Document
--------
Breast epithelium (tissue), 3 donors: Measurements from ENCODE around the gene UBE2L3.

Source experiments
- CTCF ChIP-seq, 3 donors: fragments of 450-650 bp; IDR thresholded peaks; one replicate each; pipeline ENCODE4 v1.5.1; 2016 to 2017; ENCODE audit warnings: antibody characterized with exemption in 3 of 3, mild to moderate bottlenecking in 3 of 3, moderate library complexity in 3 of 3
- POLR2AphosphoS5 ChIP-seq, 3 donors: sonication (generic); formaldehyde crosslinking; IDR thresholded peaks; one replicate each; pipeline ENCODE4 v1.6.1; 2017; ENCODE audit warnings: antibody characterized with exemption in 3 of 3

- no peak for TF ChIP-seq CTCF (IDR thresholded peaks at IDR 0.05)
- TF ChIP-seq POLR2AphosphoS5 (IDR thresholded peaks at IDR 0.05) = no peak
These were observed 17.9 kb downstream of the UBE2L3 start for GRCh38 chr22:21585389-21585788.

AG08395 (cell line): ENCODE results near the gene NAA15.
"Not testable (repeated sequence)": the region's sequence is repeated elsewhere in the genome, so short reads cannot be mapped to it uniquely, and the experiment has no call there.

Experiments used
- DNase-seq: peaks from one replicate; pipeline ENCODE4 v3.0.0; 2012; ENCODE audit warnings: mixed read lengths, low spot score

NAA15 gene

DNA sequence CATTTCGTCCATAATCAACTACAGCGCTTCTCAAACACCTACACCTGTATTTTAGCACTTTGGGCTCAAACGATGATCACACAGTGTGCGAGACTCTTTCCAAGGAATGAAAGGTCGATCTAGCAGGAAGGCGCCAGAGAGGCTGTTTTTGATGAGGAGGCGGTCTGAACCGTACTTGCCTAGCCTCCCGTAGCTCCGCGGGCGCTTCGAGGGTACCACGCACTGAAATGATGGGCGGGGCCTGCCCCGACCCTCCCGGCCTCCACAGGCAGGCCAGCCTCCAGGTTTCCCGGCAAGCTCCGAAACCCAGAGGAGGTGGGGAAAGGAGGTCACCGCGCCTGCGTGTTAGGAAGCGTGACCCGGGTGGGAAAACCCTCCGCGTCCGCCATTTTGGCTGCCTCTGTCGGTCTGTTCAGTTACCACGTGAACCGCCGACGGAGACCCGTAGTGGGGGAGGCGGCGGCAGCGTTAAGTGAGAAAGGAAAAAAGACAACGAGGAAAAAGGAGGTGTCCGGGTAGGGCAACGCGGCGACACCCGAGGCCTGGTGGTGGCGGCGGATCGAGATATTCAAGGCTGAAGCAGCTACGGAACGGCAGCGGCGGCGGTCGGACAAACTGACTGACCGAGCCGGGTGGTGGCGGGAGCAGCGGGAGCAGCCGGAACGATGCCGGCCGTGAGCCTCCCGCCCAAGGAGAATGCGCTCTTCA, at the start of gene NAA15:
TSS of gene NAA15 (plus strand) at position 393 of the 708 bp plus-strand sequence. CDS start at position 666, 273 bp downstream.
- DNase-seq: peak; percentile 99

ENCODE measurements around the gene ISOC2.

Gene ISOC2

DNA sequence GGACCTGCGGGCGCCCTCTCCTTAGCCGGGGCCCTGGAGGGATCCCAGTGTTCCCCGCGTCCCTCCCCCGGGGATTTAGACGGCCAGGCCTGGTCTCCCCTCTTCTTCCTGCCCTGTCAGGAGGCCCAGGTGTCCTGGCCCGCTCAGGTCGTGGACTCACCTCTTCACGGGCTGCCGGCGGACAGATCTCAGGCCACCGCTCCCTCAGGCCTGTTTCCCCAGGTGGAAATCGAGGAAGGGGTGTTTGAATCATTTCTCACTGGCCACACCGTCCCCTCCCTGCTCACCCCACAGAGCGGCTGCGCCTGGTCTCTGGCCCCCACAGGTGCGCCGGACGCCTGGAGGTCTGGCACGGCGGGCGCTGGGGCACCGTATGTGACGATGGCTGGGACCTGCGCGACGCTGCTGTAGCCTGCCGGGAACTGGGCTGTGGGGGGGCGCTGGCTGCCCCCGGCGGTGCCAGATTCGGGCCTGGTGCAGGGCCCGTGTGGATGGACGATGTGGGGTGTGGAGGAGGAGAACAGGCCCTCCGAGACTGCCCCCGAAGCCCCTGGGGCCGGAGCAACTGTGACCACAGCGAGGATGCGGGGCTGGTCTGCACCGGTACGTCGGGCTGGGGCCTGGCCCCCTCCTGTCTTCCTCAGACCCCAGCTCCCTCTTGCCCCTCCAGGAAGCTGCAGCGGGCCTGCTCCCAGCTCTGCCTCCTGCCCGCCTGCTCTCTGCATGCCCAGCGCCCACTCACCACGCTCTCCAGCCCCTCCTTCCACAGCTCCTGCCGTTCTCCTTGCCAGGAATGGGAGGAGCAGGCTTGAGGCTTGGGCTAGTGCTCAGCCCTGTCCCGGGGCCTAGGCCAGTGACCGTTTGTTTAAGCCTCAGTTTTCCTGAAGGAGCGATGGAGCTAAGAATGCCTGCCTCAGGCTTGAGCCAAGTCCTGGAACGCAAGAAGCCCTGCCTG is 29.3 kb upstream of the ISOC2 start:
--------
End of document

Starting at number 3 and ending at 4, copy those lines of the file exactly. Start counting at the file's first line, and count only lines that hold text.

- CTCF ChIP-seq, 3 donors: fragments of 450-650 bp; IDR thresholded peaks; one replicate each; pipeline ENCODE4 v1.5.1; 2016 to 2017; ENCODE audit warnings: antibody characterized with exemption in 3 of 3, mild to moderate bottlenecking in 3 of 3, moderate library complexity in 3 of 3
- POLR2AphosphoS5 ChIP-seq, 3 donors: sonication (generic); formaldehyde crosslinking; IDR thresholded peaks; one replicate each; pipeline ENCODE4 v1.6.1; 2017; ENCODE audit warnings: antibody characterized with exemption in 3 of 3